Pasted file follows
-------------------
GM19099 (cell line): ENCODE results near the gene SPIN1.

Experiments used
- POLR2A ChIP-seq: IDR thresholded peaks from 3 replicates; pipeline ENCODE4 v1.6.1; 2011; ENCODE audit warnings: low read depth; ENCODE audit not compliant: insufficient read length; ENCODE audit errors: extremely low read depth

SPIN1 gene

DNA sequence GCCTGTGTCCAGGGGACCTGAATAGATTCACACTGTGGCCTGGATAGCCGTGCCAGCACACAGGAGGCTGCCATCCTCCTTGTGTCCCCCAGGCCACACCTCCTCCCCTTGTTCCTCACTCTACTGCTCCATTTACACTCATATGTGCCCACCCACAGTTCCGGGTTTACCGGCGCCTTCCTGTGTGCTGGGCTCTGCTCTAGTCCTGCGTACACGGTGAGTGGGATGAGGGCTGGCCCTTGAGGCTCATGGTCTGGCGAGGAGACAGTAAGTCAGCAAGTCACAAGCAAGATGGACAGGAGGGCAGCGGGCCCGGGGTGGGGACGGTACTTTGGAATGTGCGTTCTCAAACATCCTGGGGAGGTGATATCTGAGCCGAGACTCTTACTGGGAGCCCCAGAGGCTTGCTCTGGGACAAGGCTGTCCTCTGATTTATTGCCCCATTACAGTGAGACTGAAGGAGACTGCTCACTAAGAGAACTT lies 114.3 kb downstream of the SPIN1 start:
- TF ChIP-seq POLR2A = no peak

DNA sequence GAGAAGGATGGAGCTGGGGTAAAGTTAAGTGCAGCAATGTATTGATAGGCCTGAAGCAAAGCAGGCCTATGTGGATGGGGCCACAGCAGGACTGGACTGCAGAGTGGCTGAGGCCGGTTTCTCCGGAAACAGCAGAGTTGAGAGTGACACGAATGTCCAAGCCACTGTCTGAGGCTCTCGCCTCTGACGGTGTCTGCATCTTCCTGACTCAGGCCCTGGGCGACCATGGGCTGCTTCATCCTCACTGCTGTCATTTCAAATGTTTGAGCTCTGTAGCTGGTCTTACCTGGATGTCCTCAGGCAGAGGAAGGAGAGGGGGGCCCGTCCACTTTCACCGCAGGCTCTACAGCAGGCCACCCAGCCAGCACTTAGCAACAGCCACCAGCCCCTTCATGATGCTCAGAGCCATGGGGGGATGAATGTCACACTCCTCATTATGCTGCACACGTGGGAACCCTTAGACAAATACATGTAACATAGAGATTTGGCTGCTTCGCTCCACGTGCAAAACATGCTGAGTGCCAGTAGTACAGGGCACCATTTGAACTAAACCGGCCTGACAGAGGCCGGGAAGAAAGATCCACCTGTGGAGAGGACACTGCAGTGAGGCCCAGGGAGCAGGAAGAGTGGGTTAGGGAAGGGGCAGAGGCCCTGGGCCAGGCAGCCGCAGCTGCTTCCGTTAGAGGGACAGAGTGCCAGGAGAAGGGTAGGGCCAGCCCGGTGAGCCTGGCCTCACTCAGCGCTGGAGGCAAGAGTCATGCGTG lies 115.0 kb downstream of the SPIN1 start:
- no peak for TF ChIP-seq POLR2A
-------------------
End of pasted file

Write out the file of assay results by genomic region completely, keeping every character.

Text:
GM19099 (cell line): ENCODE results near the gene SPIN1.

Experiments used
- POLR2A ChIP-seq: IDR thresholded peaks from 3 replicates; pipeline ENCODE4 v1.6.1; 2011; ENCODE audit warnings: low read depth; ENCODE audit not compliant: insufficient read length; ENCODE audit errors: extremely low read depth

SPIN1 gene

DNA sequence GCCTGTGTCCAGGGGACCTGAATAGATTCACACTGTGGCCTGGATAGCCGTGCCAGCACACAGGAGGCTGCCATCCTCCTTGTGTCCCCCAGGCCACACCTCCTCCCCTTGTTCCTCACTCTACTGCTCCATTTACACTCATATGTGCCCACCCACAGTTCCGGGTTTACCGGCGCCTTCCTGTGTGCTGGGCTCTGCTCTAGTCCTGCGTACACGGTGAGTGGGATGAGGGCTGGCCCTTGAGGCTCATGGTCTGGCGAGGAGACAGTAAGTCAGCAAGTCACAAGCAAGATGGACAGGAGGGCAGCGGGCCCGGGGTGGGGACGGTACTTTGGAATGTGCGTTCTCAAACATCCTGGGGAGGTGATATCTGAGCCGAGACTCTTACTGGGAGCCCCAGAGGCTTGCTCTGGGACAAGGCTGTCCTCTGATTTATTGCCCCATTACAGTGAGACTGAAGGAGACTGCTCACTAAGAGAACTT lies 114.3 kb downstream of the SPIN1 start:
- TF ChIP-seq POLR2A = no peak

DNA sequence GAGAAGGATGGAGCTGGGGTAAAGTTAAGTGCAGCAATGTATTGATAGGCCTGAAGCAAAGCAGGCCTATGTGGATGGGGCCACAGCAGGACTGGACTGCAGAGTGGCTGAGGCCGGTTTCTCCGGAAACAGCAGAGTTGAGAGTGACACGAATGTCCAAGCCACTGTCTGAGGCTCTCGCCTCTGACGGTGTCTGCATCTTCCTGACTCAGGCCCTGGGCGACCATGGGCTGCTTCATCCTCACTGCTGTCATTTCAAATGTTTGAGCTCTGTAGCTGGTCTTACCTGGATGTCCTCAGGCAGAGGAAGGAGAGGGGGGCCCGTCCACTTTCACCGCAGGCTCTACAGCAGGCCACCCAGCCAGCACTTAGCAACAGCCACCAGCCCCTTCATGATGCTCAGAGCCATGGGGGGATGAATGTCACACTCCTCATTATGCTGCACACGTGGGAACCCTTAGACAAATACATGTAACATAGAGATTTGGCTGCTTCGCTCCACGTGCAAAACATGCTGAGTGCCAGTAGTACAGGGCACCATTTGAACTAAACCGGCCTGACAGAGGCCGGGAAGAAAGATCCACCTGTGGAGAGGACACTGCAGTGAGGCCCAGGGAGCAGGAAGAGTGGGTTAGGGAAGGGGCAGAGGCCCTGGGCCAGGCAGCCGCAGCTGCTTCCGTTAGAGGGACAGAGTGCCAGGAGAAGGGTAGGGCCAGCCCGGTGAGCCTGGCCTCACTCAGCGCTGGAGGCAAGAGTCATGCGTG lies 115.0 kb downstream of the SPIN1 start:
- no peak for TF ChIP-seq POLR2A